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Hensarling: Short-Term Reauthorization of NFIP is Déjà vu All Over Again


Washington, July 24, 2018 -

Financial Services Committee Chairman Jeb Hensarling (R-TX) delivered the following speech on the House floor today during debate on a bill to extend the National Flood Insurance Program (NFIP) without any reforms to the program:                 

Mr. Speaker, I come to the floor today to do something I do not often do, and that is I have asked my leadership to put a bill on the floor that I do not support. I'm talking about the bill that would provide for a non-reform re-authorization of the National Flood Insurance Program through the end of November.

I want to make it very clear, Mr. Speaker, I believe this program needs to be re-authorized, and the House has done its work. The House passed a bill with reforms last November.

Never underestimate the Senate's capacity to do nothing, and unfortunately the Senate has done nothing. But this is a program, Mr. Speaker, that continues to be in dire need of reform.

And now we have re-authorized it without reforms not once, not twice, not three times, not four times, not five times – six times since the Financial Services Committee first reported this bill out. Enough is enough.

Mr. Speaker, we lost in America 116 lives last year to flooding. Billions and billions of dollars of property loss, and yet, we have a program unreformed that incents people to live in harm – incents people to live in harm's way. We should not do this, Mr. Speaker.

I went and I visited those who survived hurricane Harvey. People that were close to your district, people whose homes have flooded three times in the last eight years, and I heard harrowing tales of survival. And yet we have a program that says, “you know what, we will help you rebuild your same home in the same fashion in the same place… hope you survive next time.” That's wrong. That's just wrong, Mr. Speaker.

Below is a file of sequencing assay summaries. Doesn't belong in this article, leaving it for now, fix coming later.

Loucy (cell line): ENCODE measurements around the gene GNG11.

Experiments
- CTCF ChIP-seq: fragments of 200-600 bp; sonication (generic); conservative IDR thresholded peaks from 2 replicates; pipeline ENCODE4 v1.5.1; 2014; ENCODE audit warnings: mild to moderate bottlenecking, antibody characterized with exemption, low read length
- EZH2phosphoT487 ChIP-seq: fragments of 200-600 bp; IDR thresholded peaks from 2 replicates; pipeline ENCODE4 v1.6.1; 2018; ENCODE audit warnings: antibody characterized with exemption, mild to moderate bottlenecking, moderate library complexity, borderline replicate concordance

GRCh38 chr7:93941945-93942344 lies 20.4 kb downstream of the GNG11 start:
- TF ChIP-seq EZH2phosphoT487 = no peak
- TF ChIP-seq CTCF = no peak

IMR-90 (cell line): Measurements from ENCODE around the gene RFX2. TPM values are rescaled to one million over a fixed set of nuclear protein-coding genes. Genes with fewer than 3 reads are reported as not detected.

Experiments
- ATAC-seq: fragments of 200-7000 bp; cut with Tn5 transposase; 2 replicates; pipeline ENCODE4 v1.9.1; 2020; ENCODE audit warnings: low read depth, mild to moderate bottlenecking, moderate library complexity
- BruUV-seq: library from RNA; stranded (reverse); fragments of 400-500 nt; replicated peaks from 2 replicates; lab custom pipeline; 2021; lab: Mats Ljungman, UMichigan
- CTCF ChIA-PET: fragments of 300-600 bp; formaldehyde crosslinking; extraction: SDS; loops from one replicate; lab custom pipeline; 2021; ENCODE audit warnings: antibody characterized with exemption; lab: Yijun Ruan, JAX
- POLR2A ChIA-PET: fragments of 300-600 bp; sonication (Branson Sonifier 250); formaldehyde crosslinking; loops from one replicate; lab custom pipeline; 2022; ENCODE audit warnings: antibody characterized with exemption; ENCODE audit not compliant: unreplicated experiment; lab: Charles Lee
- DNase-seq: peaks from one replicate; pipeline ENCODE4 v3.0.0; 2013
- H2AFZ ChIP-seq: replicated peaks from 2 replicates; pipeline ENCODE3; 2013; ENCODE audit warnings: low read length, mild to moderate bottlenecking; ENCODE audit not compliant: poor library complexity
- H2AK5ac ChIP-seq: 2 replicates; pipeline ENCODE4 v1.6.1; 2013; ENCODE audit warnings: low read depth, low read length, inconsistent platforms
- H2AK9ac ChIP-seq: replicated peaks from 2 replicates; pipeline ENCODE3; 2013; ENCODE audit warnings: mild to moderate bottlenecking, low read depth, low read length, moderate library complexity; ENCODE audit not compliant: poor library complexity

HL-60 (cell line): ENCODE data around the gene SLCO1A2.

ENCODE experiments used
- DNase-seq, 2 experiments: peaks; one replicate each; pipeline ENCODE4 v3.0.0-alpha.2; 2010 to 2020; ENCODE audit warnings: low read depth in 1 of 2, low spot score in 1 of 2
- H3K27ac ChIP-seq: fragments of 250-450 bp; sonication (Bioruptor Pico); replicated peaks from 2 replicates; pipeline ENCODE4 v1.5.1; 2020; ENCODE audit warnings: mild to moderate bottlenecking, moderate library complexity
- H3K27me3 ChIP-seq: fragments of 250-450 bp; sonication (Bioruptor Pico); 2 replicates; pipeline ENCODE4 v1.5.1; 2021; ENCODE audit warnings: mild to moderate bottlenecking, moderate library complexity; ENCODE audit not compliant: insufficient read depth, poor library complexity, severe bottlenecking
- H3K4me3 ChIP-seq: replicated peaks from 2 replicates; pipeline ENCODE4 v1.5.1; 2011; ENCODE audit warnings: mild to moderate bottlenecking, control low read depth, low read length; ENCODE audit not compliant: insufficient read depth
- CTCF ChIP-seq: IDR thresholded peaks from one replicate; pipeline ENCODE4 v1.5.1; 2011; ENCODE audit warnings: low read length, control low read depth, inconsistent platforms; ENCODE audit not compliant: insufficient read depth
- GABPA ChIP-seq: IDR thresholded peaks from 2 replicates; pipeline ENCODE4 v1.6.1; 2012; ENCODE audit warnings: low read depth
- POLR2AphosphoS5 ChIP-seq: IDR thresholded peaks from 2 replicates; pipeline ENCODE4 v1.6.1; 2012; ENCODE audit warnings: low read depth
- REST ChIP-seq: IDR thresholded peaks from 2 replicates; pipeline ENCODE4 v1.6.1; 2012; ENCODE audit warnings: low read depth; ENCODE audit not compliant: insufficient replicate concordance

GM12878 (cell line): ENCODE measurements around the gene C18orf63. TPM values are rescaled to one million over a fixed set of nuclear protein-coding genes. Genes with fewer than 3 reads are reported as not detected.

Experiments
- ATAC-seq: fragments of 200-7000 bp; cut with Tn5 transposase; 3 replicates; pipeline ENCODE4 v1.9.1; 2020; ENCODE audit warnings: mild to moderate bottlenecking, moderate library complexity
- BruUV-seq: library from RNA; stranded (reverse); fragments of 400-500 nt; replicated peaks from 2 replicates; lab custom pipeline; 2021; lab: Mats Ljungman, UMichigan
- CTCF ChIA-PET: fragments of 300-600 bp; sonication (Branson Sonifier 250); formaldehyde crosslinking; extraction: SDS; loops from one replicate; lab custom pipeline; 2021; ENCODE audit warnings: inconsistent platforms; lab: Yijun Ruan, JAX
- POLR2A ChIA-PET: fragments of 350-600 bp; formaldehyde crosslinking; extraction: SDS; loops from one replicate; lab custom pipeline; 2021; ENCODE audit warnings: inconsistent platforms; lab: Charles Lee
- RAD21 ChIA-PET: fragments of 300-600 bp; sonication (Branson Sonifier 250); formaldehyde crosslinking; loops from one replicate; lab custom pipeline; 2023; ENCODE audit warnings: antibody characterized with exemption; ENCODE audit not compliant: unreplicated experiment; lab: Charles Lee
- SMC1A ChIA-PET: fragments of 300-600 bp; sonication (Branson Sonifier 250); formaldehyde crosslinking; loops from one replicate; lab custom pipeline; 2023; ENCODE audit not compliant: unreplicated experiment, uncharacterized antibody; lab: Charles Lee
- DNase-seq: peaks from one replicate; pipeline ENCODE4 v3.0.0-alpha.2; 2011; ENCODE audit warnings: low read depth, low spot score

And, yes, we need more mitigation money, we need better flood control projects, and the House bill had more flood mitigation money than any other reform bill.

But this bill before us has no reforms.

This is a program that the taxpayer has subsidized, so far, by $40 billion. Some of the debt has been forgiven, but it runs a billion and a half dollar deficit every single year, Mr. Speaker. It is unsustainable – the Congressional Budget Office says it, the GAO says it, OMB says it – it is an unsustainable program. The finances do not work.

And then last but not least, Mr. Speaker, it is a government monopoly. It’s a government monopoly when people could, through a competitive marketplace, actually get more affordable, flood insurance. And that's just not a theory, that's happening as we speak. In the small little bit of the marketplace that is open to competition, people are saving hundreds, if not thousands of dollars in places like Pennsylvania and in places like Florida. We had testimony in our committee, and so it's just rather disappointing that again we face the seventh time, the seventh time of not reforming a program that has no market competition, that is fiscally unsustainable, and yet we continue to see premiums skyrocket in the government monopoly.

I do want to thank the gentleman from California, Mr. Royce, and the gentleman on the other side of the aisle, Mr. Blumenauer from Oregon. They tried to put together a reform package with the most minimal, minimal level of reforms, and unfortunately it did not appear to carry the day.

So now, I suspect we will soon cast, with an overwhelming vote, a clean re-authorization, but I don't think they're going to take it up in the Senate. Maybe I’m wrong, in which case we will have to deal with this. And I would just simply again ask, particularly for the people on my side of the aisle-- I think it helps maybe once or twice a month we ask ourselves Ronald Reagan’s eternal question – “If not us, who? If not now, when?” I invite somebody to answer that question for me.

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